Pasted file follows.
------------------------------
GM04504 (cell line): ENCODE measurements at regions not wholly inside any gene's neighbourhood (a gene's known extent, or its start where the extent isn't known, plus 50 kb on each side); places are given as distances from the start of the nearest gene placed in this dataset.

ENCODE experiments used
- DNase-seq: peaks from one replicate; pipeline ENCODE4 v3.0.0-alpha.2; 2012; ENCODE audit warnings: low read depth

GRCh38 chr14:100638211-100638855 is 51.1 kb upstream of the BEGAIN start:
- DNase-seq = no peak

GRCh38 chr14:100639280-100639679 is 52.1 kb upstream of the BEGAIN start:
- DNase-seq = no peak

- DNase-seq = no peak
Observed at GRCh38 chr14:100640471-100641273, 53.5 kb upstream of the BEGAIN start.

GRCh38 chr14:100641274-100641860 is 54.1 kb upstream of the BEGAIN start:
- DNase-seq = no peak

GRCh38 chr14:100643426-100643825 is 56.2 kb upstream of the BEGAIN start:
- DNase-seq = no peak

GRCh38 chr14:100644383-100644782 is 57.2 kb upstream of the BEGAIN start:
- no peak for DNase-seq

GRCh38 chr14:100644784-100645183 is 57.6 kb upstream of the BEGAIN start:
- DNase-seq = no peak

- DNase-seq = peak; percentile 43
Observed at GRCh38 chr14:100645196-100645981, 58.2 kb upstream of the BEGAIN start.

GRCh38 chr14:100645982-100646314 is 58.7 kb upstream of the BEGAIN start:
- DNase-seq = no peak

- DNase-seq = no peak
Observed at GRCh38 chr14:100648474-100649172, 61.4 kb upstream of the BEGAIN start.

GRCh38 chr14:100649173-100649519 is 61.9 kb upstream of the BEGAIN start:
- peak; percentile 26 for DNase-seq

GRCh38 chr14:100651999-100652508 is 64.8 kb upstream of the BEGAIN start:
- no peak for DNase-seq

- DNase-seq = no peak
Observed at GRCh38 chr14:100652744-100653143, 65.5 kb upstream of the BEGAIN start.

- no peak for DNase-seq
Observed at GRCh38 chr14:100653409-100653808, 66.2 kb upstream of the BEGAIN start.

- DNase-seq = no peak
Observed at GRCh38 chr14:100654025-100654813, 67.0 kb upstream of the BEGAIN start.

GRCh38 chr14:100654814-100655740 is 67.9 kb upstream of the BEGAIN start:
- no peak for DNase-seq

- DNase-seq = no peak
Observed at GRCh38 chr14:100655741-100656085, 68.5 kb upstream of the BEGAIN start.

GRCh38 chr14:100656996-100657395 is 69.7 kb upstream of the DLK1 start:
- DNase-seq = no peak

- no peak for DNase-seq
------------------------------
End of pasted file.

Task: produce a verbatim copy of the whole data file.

GM04504 (cell line): ENCODE measurements at regions not wholly inside any gene's neighbourhood (a gene's known extent, or its start where the extent isn't known, plus 50 kb on each side); places are given as distances from the start of the nearest gene placed in this dataset.

ENCODE experiments used
- DNase-seq: peaks from one replicate; pipeline ENCODE4 v3.0.0-alpha.2; 2012; ENCODE audit warnings: low read depth

GRCh38 chr14:100638211-100638855 is 51.1 kb upstream of the BEGAIN start:
- DNase-seq = no peak

GRCh38 chr14:100639280-100639679 is 52.1 kb upstream of the BEGAIN start:
- DNase-seq = no peak

- DNase-seq = no peak
Observed at GRCh38 chr14:100640471-100641273, 53.5 kb upstream of the BEGAIN start.

GRCh38 chr14:100641274-100641860 is 54.1 kb upstream of the BEGAIN start:
- DNase-seq = no peak

GRCh38 chr14:100643426-100643825 is 56.2 kb upstream of the BEGAIN start:
- DNase-seq = no peak

GRCh38 chr14:100644383-100644782 is 57.2 kb upstream of the BEGAIN start:
- no peak for DNase-seq

GRCh38 chr14:100644784-100645183 is 57.6 kb upstream of the BEGAIN start:
- DNase-seq = no peak

- DNase-seq = peak; percentile 43
Observed at GRCh38 chr14:100645196-100645981, 58.2 kb upstream of the BEGAIN start.

GRCh38 chr14:100645982-100646314 is 58.7 kb upstream of the BEGAIN start:
- DNase-seq = no peak

- DNase-seq = no peak
Observed at GRCh38 chr14:100648474-100649172, 61.4 kb upstream of the BEGAIN start.

GRCh38 chr14:100649173-100649519 is 61.9 kb upstream of the BEGAIN start:
- peak; percentile 26 for DNase-seq

GRCh38 chr14:100651999-100652508 is 64.8 kb upstream of the BEGAIN start:
- no peak for DNase-seq

- DNase-seq = no peak
Observed at GRCh38 chr14:100652744-100653143, 65.5 kb upstream of the BEGAIN start.

- no peak for DNase-seq
Observed at GRCh38 chr14:100653409-100653808, 66.2 kb upstream of the BEGAIN start.

- DNase-seq = no peak
Observed at GRCh38 chr14:100654025-100654813, 67.0 kb upstream of the BEGAIN start.

GRCh38 chr14:100654814-100655740 is 67.9 kb upstream of the BEGAIN start:
- no peak for DNase-seq

- DNase-seq = no peak
Observed at GRCh38 chr14:100655741-100656085, 68.5 kb upstream of the BEGAIN start.

GRCh38 chr14:100656996-100657395 is 69.7 kb upstream of the DLK1 start:
- DNase-seq = no peak

- no peak for DNase-seq